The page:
Background: For node-positive vulvar cancer, adjuvant radiotherapy has an established benefit, whereas the impact of chemotherapy is unknown. A National Cancer Data Base (NCDB) analysis was conducted to determine patterns of care and evaluate the survival impact of adjuvant chemotherapy.
Methods: The NCDB was queried for vulvar cancer patients diagnosed from 1998-2011 who underwent extirpative surgery with confirmed inguinal nodal involvement treated with adjuvant radiotherapy. Patients with inadequate follow-up or non-squamous histologies were excluded. Chi-square test, logistic regression analysis, log-rank test and multivariable Cox proportional regression modeling with adjustment using propensity score with inverse probability of treatment weights (IPTW) were conducted to establish factors associated with utilization and survival.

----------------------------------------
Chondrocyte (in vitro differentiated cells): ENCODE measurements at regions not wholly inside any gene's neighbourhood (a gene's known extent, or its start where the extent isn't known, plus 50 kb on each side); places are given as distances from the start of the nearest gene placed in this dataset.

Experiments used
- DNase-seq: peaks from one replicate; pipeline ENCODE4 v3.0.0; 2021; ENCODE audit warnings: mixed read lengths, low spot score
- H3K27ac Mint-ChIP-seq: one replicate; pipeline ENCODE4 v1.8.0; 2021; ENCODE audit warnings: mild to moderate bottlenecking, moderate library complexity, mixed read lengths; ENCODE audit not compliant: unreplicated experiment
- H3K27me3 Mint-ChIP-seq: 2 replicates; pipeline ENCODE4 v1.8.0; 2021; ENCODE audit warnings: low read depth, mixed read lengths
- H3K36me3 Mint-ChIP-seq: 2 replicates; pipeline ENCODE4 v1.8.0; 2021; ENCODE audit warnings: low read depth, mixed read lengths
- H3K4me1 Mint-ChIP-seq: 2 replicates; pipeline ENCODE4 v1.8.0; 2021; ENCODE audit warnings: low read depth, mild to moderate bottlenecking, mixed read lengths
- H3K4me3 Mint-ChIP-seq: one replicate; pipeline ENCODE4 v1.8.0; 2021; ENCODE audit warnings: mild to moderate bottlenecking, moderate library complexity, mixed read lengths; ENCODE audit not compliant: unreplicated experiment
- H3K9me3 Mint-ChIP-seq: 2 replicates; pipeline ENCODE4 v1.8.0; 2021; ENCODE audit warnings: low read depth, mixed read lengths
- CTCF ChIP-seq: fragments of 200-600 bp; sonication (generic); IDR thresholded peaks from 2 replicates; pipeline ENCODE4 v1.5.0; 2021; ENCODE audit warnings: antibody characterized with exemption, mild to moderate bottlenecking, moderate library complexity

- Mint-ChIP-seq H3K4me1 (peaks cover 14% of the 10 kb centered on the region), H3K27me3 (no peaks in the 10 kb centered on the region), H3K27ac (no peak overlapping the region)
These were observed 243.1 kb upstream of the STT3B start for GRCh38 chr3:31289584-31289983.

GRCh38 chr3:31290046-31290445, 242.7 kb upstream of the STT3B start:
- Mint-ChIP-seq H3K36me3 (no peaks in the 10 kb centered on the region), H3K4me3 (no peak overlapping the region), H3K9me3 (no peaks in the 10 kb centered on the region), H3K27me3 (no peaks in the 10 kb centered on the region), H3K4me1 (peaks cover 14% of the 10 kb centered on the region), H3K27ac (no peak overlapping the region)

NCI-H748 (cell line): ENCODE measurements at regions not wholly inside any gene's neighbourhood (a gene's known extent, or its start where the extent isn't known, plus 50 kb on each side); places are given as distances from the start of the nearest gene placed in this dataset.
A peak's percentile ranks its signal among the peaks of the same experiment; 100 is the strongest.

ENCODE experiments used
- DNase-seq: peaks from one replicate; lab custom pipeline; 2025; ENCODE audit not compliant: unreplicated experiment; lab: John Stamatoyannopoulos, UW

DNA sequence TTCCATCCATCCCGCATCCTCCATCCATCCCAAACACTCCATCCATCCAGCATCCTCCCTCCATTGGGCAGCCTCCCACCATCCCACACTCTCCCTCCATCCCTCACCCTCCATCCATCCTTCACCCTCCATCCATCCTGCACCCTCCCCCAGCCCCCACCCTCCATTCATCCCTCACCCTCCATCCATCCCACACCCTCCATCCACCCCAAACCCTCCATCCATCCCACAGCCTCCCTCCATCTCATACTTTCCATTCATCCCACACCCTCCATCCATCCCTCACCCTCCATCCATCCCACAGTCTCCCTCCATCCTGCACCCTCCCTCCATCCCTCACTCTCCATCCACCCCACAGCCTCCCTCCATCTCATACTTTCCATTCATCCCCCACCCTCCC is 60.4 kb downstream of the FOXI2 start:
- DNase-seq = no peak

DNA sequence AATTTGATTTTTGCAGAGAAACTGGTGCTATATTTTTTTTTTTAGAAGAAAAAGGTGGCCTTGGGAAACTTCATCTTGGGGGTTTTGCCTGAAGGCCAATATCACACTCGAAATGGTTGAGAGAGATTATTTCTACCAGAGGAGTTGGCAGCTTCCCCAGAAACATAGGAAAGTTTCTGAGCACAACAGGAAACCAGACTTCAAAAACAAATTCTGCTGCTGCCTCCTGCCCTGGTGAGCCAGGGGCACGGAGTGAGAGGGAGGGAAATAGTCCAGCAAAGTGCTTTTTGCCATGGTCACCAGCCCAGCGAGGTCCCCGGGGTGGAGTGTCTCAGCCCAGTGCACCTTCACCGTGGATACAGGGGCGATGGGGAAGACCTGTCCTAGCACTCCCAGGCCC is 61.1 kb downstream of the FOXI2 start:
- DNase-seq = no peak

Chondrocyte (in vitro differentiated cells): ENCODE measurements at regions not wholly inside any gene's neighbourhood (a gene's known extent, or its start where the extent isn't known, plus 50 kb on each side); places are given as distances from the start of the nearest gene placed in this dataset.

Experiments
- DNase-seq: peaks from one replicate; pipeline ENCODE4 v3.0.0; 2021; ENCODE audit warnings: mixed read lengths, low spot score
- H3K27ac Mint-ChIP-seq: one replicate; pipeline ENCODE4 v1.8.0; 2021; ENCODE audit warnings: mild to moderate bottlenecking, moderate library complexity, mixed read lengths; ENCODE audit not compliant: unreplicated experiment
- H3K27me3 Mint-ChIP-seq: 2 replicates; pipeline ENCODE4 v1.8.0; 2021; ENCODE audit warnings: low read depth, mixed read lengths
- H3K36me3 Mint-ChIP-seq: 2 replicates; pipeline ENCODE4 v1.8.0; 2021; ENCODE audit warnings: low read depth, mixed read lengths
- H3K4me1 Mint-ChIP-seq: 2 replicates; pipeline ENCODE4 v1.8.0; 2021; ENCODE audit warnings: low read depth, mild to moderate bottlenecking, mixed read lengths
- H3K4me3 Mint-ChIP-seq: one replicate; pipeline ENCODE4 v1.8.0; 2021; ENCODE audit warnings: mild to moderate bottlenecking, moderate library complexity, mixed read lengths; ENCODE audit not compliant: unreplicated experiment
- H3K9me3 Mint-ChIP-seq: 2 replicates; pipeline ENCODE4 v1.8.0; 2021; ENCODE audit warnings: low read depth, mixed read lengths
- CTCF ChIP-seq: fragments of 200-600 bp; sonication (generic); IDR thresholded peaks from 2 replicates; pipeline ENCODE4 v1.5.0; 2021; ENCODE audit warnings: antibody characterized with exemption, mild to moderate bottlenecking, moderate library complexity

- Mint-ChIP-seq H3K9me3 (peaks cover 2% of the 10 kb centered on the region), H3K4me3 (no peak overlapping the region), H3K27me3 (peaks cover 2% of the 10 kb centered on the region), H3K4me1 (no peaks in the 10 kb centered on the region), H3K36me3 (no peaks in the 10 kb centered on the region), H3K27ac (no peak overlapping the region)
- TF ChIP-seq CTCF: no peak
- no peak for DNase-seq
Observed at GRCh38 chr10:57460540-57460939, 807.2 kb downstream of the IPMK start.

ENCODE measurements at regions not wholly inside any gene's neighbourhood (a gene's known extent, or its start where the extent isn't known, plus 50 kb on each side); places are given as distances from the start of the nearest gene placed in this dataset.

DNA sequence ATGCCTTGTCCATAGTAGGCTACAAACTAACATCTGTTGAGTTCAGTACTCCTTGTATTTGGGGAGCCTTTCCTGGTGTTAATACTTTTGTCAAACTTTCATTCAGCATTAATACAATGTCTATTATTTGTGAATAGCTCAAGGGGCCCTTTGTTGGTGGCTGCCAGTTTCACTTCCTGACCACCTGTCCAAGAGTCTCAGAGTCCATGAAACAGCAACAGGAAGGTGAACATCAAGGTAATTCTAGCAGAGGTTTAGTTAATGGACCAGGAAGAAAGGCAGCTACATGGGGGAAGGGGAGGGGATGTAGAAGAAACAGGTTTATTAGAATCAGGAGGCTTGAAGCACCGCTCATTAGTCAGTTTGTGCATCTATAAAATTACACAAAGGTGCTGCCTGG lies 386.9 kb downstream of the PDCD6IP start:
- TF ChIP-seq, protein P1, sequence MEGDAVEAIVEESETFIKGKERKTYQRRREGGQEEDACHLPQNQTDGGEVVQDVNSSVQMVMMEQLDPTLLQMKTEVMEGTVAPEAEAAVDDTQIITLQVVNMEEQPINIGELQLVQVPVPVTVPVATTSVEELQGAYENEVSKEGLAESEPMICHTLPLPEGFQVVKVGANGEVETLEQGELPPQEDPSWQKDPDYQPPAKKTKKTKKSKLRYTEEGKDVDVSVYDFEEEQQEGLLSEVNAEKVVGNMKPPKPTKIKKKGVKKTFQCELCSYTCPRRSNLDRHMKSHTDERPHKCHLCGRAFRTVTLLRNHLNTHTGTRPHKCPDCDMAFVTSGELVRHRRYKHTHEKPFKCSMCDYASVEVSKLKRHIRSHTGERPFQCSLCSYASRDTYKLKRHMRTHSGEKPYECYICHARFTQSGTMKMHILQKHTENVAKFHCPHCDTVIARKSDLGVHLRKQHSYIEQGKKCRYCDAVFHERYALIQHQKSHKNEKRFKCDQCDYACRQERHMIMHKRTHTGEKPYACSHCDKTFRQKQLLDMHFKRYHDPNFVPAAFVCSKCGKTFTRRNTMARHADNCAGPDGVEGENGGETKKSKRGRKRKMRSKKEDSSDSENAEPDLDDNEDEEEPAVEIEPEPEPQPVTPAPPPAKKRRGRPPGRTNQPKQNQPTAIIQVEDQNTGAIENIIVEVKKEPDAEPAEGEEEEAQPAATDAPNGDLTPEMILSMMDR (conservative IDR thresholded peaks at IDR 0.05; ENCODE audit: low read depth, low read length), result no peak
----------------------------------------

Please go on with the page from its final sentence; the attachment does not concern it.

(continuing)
Results: A total of 1797 patients were identified: 26.3% received adjuvant chemotherapy and 76.6% had 1-3 involved lymph nodes. Adoption of adjuvant chemotherapy significantly increased over time, from 10.8% in 1998 to 41.0% in 2006 (p<0.001). Lower utilization was seen in older patients, Northeast or Southern facilities, and patients with more extensive nodal dissection, whereas greater number of involved nodes, stage IVA disease and positive surgical margins led to a higher probability of receiving chemotherapy. Unadjusted median survival without and with adjuvant chemotherapy was 29.7months and 44.0months (p=0.001). On IPTW-adjusted Cox proportional regression modeling, delivery of adjuvant chemotherapy resulted in a 38% reduction in the risk of death (HR 0.62, 95% CI 0.48-0.79, p<0.001).
Conclusion: In a large population-based analysis, adjuvant chemotherapy resulted in a significant reduction in mortality risk for node-positive vulvar cancer patients who received adjuvant radiotherapy.
Keywords: Adjuvant; Chemotherapy; NCDB; Node positive; Vulvar cancer.
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